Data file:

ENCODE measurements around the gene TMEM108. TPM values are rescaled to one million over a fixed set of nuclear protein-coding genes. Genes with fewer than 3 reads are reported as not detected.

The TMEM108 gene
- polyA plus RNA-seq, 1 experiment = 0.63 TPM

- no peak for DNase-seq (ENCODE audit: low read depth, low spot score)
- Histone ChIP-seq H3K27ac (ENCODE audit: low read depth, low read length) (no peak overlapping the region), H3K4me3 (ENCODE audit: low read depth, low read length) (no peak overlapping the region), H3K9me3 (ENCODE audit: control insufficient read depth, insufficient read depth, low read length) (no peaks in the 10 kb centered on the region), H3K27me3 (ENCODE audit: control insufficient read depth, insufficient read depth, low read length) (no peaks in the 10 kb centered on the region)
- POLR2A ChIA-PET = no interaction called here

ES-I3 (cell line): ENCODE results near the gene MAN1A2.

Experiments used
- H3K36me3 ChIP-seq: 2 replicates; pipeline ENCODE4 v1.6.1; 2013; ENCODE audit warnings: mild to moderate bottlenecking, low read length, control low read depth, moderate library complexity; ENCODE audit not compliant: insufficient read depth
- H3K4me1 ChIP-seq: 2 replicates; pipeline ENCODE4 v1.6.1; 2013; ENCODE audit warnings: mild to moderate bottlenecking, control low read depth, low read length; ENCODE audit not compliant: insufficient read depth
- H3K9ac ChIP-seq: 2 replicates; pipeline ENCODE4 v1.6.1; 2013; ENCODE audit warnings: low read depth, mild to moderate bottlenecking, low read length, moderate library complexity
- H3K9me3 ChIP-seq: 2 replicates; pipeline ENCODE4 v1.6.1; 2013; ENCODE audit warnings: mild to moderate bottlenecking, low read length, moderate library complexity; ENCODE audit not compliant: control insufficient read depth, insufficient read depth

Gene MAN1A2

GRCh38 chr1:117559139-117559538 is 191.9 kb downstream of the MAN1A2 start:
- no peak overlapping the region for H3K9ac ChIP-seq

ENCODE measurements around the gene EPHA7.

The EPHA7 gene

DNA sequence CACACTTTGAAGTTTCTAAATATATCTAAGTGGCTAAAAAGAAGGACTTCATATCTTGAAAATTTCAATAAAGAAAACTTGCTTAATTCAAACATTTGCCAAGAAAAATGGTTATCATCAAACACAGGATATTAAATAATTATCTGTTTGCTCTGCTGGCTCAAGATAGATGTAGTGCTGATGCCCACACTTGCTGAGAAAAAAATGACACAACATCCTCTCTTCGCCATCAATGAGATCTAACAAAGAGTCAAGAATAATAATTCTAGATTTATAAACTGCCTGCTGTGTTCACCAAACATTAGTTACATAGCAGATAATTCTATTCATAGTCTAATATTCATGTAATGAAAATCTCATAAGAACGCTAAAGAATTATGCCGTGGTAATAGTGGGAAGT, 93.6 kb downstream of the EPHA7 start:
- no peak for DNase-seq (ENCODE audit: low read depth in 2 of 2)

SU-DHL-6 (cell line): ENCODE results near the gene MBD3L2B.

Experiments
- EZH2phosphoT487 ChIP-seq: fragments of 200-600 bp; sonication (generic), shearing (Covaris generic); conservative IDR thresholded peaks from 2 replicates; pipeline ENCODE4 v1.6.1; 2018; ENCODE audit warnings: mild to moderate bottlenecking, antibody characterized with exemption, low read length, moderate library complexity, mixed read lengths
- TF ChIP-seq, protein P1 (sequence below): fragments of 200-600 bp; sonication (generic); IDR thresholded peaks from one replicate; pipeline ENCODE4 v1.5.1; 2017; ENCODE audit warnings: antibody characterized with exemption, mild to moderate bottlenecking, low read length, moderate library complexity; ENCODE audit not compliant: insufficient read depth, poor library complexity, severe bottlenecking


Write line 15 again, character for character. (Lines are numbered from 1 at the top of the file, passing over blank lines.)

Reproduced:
- no peak overlapping the region for H3K9ac ChIP-seq